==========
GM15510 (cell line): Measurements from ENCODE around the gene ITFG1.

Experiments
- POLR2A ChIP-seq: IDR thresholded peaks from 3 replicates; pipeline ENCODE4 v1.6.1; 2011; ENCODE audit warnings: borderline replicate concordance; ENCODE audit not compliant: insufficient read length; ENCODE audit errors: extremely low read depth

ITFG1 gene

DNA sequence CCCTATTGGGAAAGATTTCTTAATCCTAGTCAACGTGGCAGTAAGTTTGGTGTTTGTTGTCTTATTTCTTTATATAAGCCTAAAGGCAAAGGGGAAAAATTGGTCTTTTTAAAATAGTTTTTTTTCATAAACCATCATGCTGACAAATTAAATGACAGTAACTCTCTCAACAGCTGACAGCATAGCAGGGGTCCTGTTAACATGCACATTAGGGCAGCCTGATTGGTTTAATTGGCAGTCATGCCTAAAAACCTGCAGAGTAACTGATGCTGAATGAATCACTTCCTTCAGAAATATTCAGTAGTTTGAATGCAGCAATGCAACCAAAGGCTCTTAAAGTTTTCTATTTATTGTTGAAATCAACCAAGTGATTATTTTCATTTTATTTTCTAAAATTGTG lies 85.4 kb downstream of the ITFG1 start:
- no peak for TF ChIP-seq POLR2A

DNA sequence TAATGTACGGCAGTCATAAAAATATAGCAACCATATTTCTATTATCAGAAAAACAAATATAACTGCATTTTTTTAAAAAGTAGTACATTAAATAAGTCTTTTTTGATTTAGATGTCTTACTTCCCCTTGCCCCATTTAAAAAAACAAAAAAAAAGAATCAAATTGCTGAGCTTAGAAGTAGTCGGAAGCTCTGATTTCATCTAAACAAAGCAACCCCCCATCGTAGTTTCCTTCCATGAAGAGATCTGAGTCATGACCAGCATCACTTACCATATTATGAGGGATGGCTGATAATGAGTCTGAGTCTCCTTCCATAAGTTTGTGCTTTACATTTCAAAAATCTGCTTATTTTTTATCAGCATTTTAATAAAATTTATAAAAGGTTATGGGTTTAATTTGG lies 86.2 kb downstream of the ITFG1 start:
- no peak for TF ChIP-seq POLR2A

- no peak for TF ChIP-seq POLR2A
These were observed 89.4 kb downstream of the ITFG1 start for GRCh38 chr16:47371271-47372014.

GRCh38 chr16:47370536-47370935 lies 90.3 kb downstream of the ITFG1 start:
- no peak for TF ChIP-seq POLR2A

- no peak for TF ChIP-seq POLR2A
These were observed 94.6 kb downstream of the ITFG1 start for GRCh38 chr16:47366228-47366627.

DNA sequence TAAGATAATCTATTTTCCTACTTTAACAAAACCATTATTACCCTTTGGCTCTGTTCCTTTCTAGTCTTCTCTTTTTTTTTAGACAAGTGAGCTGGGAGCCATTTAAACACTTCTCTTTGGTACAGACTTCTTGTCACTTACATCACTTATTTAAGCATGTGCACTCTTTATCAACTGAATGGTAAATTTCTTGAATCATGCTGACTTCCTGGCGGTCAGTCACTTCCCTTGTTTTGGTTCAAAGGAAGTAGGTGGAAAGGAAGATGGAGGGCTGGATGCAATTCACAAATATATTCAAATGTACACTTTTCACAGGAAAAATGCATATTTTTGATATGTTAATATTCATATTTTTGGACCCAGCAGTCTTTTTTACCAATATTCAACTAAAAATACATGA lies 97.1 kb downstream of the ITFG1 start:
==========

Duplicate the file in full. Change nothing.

GM15510 (cell line): Measurements from ENCODE around the gene ITFG1.

Experiments
- POLR2A ChIP-seq: IDR thresholded peaks from 3 replicates; pipeline ENCODE4 v1.6.1; 2011; ENCODE audit warnings: borderline replicate concordance; ENCODE audit not compliant: insufficient read length; ENCODE audit errors: extremely low read depth

ITFG1 gene

DNA sequence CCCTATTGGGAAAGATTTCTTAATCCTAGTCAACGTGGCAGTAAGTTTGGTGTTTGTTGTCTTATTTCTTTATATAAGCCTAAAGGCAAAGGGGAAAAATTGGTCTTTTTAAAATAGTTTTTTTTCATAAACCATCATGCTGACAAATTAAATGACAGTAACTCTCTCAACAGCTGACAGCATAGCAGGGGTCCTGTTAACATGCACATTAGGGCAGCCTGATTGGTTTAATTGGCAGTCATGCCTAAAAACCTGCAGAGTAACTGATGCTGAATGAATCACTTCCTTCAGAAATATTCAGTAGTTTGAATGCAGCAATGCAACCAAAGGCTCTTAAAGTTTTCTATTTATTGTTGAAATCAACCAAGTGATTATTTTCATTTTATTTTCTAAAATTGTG lies 85.4 kb downstream of the ITFG1 start:
- no peak for TF ChIP-seq POLR2A

DNA sequence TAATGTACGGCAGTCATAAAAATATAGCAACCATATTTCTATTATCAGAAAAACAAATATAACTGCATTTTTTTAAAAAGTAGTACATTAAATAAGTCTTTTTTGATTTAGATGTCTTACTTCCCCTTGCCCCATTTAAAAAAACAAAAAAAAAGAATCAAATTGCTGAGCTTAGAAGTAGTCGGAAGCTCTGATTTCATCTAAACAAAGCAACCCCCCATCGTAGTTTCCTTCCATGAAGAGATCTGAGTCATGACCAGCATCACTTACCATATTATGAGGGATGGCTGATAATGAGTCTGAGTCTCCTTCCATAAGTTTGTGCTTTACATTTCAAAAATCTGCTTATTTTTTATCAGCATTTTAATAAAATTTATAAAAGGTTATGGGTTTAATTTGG lies 86.2 kb downstream of the ITFG1 start:
- no peak for TF ChIP-seq POLR2A

- no peak for TF ChIP-seq POLR2A
These were observed 89.4 kb downstream of the ITFG1 start for GRCh38 chr16:47371271-47372014.

GRCh38 chr16:47370536-47370935 lies 90.3 kb downstream of the ITFG1 start:
- no peak for TF ChIP-seq POLR2A

- no peak for TF ChIP-seq POLR2A
These were observed 94.6 kb downstream of the ITFG1 start for GRCh38 chr16:47366228-47366627.

DNA sequence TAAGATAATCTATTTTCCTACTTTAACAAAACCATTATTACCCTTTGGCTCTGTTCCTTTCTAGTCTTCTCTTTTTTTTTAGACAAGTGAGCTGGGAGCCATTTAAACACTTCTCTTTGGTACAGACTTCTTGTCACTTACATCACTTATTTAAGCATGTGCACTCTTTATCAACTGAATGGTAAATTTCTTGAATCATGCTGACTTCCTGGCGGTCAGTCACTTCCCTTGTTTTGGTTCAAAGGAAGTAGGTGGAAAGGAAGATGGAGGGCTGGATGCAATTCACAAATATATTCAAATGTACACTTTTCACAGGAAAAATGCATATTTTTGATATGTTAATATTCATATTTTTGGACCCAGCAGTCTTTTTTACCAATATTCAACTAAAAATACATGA lies 97.1 kb downstream of the ITFG1 start: